“And I Laugh”

From “The Truth”

And I Laugh

There’s a photo on the Internet that makes me laugh. A little brown boy holding a silent scream forever in four-color.

Ha.

The horrified little fellow now has no arms or legs, or brothers, sisters or parents, and I laugh out loud.

I laugh at the Marines, being all they could possibly be in God’s creation, at their tough-man commercials.

The Army of One. What a hoot.

The rough-guy coaches and players who let this boy die—what comedy watching them feel strong while letting the real battles be fought by little guys with sticks and bicycles.

The boy has a bandaged head. He looks so scared his hair might turn white, as in a Hitchcock film, and it sort of makes me chuckle.

I laugh at the ministers here in town and here on this TV saying bless our troops as they defend our freedom.

I laugh at the well-schooled and coifed newspaper columnists with their earnest close-cropped photos in four hundred papers read by forty million people in forty million cities.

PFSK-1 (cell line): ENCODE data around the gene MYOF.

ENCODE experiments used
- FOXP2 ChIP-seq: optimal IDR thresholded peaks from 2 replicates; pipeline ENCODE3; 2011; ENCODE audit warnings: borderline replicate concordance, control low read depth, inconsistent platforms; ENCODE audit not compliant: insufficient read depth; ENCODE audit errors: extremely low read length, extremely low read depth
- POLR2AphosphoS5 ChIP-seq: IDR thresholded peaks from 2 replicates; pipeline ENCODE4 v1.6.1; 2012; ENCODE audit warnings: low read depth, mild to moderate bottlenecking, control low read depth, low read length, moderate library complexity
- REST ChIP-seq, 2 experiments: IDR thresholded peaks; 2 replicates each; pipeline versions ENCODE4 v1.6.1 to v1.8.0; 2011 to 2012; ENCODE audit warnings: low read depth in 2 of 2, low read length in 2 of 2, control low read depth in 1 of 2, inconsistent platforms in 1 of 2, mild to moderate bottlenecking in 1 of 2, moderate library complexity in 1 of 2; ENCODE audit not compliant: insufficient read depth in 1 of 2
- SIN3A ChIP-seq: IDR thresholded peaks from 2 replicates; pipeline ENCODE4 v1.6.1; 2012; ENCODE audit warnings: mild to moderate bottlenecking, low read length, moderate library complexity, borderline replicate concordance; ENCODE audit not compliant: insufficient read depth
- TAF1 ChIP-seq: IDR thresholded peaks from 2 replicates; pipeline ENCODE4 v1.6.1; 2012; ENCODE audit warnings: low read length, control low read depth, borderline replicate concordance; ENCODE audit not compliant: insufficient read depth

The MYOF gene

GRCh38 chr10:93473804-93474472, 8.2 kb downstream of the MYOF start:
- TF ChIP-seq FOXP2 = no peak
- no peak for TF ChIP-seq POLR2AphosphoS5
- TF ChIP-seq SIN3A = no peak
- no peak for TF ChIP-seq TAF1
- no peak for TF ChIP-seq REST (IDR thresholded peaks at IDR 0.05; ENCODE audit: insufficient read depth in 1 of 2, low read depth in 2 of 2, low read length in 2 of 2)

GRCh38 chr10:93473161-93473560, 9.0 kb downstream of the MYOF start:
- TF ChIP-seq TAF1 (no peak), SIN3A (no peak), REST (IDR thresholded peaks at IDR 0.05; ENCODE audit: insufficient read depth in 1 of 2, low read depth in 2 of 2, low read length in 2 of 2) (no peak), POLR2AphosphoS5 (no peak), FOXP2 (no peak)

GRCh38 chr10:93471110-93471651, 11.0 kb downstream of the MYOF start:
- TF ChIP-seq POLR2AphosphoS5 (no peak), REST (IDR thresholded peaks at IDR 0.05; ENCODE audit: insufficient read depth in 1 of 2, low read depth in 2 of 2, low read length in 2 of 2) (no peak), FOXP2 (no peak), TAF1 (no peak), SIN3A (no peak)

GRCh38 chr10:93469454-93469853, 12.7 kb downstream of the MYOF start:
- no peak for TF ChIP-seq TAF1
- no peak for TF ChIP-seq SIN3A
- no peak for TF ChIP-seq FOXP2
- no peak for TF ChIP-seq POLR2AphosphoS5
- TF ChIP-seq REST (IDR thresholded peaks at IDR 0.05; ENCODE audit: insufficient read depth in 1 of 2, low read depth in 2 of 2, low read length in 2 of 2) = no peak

And I laugh.

The boy is flat on his back on dirty cement, with his stubs hastily wrapped in Ace bandages, surrounded by the world trying to get a look, by photographers and people on their way to work and out to dinner.

We are nothing. Nothing. Nothing!

Because this boy now has no arms. No legs.

Nothing we do today will mean a thing because we have ripped the arms and legs from this boy as if he was a fly and we are us.

This boy who could be my boy, lying there at the feet of the world and the world looking the other way.

Goddamn us.

Please.
Give us what we deserve.
If you are a just God, rain down fire and hell upon our heads. Lighting bolts upon our backyard decks and rivers of excrement down our smooth, well-scrubbed streets.

Please, dear God we pray.

When I awoke this morning I thought it essential to the world order and being right, and a good person, that I shave, help out with the dishes, be on time, and drive on the right side of the road.

Do a good job. Be pleasant. Smile.

But now I just can’t stop laughing.

The world thinks it still matters, and that’s kind of funny in a way.

There, the flag flying over the Catholic elementary school and the yellow ribbons tied to the light poles on both sides of Main Street.

Stray cats wearing yellow ribbons around their necks, roaming the night, looking both ways before crossing the street, as if it mattered.

You are never so wrong as when you damage a young boy.

We sit down here like the Who’s in Whoville celebrating the coming of War Season while this boy lies on the cold floor.

Tee. Hee-hee.

—   by Mike Palecek, from The Truth